Divorce, Equitable Distribution and Debt
One of the reasons the topic of divorce fills so many people with anxiety and dread is because of the necessary dividing up of the former couple’s property. Disagreements over who gets the house and the pets and the candlesticks Aunt Vicky gave you at your wedding can quickly turn nasty. Compounding this is the fact that the debts one spouse accumulated during marriage can be subject to division between spouses, leaving both parties responsible for them.Equitable Distribution in North Carolina
The concept of “equitable distribution” governs divorce in North Carolina when it comes to dividing marital property and debt. Equitable means fair, not necessarily equal. However, there is a strong presumption under North Carolina law that an equal division of debts and assets is fair. A majority of states base their divorce property division laws on the equitable distribution model, which is grounded in the idea that marriage is a partnership where each spouse makes contributions.
Before equitable distribution can occur in a North Carolina divorce action, the trial court will first classify a couple’s property and debt as “separate,” or “divisible,” or “marital.” This is not an all-or-nothing classification, however.Understanding Separate vs. Divisible vs. Marital
Unlike some states that classify property according to which spouse’s name is on the title, North Carolina adheres to the “Source of Funds” rule for asset classification. This means a court will trace the funds used to acquire property and classify that property accordingly. For example, if one spouse combines her own money with marital money and purchases property in only her name, that property can still be classified as part marital and part separate.
Generally, only divisible property and debt are then subject to equitable distribution, or being shared between the spouses. However, if property titled separately to one spouse was acquired using marital or divisible funds, that property can also be subject to equitable distribution.
Divisible property can include the following:
Any property acquired from the efforts of either spouse during the marriage but before separation and actually received during separation but prior to divorce. This includes bonuses, commissions and contractual rights.
Any increase or decrease in marital assets that occurs between separation and the date the judge enters an equitable distribution order (not including expenses or increases incurred because of the separation)
Passive income, such as stock dividends and interest, generated from marital property which either spouse receives after separation; and
Increases or decreases in marital debt, including related financing charges and interest.
Debt is treated differently than assets in North Carolina for purposes of equitable distribution.
The spouse who is claiming that a debt is marital, and therefore subject to being shared between the spouses, has the burden of proving the following to the court:
- That the debt was incurred after marriage but before separation.
The courts usually do not address debts that are incurred after a couple separates. However, if one spouse incurs a debt to pay off a marital debt, the court can treat those payments as divisible property.
- That the debt was incurred for the joint benefit of both spouses.
JOINT EXPENSES: Expenses for the maintenance and care of a couple’s home and children are generally classified as having a joint benefit. An individual spouse’s child support and alimony obligations are his or her own separate debts. Medical expenses incurred by a spouse who knew separation was impending but at least partially intended to increase the amount of marital debt, can also be classified as separate.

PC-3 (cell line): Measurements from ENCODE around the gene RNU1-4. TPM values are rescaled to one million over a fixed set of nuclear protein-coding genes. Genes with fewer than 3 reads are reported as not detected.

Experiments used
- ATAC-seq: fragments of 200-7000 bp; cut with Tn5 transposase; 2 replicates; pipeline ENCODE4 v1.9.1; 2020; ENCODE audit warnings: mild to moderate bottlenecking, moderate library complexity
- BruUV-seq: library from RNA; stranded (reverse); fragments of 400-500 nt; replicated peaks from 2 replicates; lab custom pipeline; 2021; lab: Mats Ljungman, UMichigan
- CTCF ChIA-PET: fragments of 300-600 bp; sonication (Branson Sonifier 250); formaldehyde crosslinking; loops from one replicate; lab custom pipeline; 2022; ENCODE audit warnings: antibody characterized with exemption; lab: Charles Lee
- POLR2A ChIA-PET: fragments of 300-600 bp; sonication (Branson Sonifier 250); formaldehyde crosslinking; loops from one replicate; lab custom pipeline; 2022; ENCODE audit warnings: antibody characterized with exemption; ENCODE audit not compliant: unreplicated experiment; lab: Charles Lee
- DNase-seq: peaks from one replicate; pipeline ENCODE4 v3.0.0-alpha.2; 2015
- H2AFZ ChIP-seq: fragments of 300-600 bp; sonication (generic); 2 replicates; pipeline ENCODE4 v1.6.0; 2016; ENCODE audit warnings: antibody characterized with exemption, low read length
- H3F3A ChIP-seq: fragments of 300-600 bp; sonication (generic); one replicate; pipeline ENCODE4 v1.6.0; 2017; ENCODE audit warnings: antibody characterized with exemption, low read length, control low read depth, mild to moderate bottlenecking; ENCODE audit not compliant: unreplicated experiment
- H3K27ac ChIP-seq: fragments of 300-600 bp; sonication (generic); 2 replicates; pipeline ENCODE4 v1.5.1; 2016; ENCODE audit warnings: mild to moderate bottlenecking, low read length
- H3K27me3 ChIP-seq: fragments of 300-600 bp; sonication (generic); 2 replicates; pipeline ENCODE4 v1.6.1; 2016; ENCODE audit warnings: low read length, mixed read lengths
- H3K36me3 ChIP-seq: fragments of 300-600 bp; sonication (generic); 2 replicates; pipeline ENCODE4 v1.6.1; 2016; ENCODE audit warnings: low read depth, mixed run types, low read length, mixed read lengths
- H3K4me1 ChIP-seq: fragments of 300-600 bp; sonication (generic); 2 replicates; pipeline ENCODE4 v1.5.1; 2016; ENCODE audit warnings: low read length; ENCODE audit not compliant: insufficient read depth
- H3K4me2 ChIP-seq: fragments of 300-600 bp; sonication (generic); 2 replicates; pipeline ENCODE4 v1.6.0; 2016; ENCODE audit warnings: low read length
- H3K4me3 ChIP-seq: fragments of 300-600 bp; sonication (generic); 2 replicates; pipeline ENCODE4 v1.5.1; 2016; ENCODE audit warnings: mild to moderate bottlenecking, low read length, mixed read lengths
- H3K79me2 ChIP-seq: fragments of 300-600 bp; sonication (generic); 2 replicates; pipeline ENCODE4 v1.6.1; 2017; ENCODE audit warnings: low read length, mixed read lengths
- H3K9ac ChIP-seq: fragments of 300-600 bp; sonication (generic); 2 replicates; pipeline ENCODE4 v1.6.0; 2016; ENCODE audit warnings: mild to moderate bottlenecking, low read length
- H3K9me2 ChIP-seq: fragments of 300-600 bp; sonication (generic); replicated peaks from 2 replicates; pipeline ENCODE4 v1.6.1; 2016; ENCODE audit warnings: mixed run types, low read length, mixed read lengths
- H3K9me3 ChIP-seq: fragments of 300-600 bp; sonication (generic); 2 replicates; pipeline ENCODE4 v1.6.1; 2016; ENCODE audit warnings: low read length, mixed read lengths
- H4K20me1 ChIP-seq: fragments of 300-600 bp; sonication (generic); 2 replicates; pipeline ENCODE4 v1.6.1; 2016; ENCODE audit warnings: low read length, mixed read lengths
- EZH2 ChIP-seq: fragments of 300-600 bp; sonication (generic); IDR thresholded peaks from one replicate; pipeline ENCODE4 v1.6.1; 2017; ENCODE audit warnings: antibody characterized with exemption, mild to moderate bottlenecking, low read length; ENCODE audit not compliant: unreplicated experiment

STUDENT LOANS: A former spouse’s student loans taken out during a marriage can be classified as marital debt, the North Carolina Court of Appeals ruled in 2015 for the first time. Furthering your education inevitably increases your earning capacity under the eyes of the law because earning a degree usually makes a person eligible for different jobs, higher pay, better benefits and increased social standing. If the marriage lasted long enough after the completion of a degree that the debtor spouse enjoyed those benefits, the court can apply this to the other spouse as well and classify the student loans as a joint benefit from which both parties enjoyed benefits.
VERSUS SECRET LOANS: Unlike the two categories mentioned above, debt that benefitted both spouses that one spouse did not know about has been classified as separate before by the North Carolina Court of Appeals. For example, if one spouse takes out a loan for the couple’s living expenses, but the other spouse did not realize they were living on loan money together, that debt could be classified as the borrowing spouse’s separate debt.
If a debt is classified as marital, the valuation of the debt will be calculated as the debt’s amount as of the date of the couple’s separation. However, if a debt is classified as divisible, the debt will be valued as of the date the judge enters an order of equitable distribution.
Marital debt cannot be discharged, or cancelled, in a Chapter 7 bankruptcy proceeding. However, Chapter 13, or “repayment plan” bankruptcies, allow for the cancellation of marital debts at the end of the three to five year repayment plan. The two exceptions to this that cannot be discharged are child support and alimony.
If you are facing a separation, divorce or other family law matter it is important to have an experienced attorney to help protect your rights and guide you through the complicated process. Please contact Arnold & Smith, PLLC today to speak with one of our family law attorneys about your case.